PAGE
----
How Not to Finish a Novel. (Or Contracts Exam.)

Hello . . . is anybody out there?

When last we talked, I’d started NaNoWriMo with two goals: write 1000 words a day and finish my first draft by November 30.

The month of November I powered through 28,389 words and came close to completing the draft.

After a shallow, deep breath on December 1, I revised my goal to finish by year’s end. To do that I felt I only need complete two mandatory scenes.

No sweat.

Well, I’m 7,651 words into the month and haven’t finished the first of those two necessary events.

What’s the problem?

My characters.

Let me explain. Last September I had the treat of helping my friend, author Deborah Mantella, lead a discussion of her debut novel My Sweet Vidalia for her book signing at Foxtale Book Shoppe in Woodstock.

 

At one point, the discussion turned to obstacles writers face.

I mentioned my need for stillness and how it is the opposite of our world today. Even when sitting, we flip through phones filling our brains with the chatter of news or social media.

Looking to the woman who asked the question I said,

“If I wanted to get to know you, we’d go out for coffee. Spend time talking. To find out what makes you happy or sad — and how through life’s journey you arrived at what makes you happy or sad — I’d take time to listen. That’s the way it is with our characters. We need stillness and time spent writing so they can tell us who they are and how they got there.”

 

That’s my problem with finishing these last two scenes.

I’ve put a Southern character briefly in Chicago in the 1950s. She’s young; she’s African American. I’m getting to know her, having her tell me what those years were like.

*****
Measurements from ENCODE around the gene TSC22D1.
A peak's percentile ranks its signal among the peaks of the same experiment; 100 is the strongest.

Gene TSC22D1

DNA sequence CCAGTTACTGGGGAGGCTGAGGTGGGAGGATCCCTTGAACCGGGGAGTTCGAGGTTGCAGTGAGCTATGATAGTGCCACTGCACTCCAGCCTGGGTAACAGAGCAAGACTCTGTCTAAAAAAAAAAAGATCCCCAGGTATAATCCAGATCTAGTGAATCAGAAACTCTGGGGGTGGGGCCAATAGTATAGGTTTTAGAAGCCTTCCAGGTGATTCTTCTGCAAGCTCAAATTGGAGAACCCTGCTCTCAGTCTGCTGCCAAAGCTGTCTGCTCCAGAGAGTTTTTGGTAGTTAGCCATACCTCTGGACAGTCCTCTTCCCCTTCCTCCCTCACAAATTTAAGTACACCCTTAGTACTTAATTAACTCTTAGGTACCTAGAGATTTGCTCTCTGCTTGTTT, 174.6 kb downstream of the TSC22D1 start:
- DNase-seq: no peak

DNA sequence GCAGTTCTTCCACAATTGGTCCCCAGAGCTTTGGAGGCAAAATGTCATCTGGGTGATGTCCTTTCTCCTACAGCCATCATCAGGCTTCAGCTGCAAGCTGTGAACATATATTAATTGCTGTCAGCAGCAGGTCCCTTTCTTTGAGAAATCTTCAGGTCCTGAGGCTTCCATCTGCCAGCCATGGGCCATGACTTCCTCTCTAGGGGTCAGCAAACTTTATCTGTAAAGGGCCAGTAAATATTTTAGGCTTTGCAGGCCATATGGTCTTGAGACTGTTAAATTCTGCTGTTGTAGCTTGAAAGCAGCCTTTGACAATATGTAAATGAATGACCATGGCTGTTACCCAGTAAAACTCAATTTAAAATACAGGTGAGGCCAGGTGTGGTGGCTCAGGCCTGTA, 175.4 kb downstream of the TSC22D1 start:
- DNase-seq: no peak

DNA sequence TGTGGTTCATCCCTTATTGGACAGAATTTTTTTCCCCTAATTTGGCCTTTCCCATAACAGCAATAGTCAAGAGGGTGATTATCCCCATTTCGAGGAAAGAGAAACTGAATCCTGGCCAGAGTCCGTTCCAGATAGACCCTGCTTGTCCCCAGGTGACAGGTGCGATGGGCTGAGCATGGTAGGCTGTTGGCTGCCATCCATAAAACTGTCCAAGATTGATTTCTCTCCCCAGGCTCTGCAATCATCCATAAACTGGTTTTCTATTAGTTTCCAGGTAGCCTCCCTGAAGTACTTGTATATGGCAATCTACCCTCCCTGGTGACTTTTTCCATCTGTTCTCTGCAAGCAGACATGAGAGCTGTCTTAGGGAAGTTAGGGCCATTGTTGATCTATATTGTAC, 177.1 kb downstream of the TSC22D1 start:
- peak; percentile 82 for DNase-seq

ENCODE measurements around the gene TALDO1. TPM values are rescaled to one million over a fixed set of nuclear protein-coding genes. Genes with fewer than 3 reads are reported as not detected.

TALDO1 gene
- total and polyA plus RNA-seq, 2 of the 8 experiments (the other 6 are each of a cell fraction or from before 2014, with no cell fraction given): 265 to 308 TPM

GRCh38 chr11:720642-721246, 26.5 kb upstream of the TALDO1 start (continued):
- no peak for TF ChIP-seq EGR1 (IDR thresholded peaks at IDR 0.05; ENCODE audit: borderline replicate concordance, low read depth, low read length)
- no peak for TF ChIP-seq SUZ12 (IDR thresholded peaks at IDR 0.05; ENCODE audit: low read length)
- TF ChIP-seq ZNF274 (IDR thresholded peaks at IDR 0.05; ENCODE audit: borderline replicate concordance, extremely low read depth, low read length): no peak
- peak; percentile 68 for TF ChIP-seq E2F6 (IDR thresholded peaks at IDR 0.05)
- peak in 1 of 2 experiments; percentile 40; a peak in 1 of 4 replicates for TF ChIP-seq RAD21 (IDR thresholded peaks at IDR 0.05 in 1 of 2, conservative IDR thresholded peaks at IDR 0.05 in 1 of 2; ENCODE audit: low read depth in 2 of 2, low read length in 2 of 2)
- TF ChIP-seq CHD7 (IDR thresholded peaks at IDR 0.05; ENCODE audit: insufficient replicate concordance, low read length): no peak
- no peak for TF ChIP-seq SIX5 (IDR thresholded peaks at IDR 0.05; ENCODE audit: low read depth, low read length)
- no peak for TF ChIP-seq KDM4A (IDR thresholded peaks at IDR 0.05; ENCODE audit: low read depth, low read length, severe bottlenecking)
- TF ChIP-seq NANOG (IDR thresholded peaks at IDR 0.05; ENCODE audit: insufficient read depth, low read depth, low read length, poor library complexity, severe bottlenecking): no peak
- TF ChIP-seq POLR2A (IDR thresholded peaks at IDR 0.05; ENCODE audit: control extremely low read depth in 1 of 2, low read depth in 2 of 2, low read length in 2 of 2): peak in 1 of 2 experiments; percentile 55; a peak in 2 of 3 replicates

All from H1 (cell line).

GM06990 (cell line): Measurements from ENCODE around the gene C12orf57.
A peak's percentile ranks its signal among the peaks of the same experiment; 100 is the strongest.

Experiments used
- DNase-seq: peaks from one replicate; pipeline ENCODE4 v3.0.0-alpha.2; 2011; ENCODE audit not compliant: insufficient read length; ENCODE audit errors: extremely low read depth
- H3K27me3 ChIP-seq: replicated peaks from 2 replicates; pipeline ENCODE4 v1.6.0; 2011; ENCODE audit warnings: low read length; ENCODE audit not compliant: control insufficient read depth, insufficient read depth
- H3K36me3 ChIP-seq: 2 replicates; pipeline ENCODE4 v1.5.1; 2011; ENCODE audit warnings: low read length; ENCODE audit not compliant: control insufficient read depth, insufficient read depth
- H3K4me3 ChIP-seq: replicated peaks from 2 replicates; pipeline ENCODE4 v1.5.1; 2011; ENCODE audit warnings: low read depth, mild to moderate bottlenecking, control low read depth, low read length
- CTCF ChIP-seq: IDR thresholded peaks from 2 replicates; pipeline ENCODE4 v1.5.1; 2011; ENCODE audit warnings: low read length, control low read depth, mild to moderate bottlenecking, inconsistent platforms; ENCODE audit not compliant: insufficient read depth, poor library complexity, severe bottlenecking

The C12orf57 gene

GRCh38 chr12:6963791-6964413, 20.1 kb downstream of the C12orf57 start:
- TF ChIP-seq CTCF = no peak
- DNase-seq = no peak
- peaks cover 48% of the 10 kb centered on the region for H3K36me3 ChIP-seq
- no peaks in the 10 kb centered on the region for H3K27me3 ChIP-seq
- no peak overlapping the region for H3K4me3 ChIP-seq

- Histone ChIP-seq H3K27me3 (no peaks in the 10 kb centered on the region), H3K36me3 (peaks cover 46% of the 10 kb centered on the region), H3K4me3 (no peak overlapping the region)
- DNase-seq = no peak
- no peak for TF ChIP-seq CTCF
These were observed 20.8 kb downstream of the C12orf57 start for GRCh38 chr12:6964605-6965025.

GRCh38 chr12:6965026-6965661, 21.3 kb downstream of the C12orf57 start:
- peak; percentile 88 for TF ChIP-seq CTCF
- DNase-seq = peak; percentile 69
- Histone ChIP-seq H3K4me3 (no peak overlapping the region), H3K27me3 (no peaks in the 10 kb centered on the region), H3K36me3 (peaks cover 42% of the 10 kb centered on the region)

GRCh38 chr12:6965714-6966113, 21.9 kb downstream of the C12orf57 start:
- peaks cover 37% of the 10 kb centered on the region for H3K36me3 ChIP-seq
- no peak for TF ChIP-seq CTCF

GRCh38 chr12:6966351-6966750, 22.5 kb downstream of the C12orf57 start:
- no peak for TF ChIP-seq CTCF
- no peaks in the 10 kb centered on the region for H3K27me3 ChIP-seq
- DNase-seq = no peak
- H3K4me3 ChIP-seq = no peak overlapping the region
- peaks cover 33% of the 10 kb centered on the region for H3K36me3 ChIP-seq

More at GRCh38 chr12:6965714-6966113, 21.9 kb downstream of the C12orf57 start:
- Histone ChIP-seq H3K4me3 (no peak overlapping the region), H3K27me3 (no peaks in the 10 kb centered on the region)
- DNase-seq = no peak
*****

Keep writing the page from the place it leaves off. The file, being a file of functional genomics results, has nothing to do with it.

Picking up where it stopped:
Code for time spent researching and not writing the important scene that comes when she is an adult back in the small Southern town — many years after she lived in Chicago.

I’ve studied on the Great Migration and the history of African Americans moving from the South to places like Chicago, New York and Philadelphia. Her time in Chicago is necessary to move the story but I don’t need to get bogged down researching the history of the Chicago school system and desegregation because she was of school age at that time.

I want to get to know her. I need to get to know her.

But I also want this flippin’ thing finished in 2016. Because it’s year’s end and that would be symbolic. I’m a writer and we live for symbolism like starting edits of a first draft on January one.

Sick bastards we are.

That’s where my first year Contracts final comes in. Way back in my law school days, Contracts was a four hour class (most classes were three hours) and its grade was weighted as such.

There was only one four hour test at the end of the semester with three questions.

Ten minutes before the exam was over, I was reviewing and refining my wonderful answers.  Then I turned a page and saw  . . .

an entire question that I had missed.

HOLY MOTHER OF BATMAN. There were FOUR questions.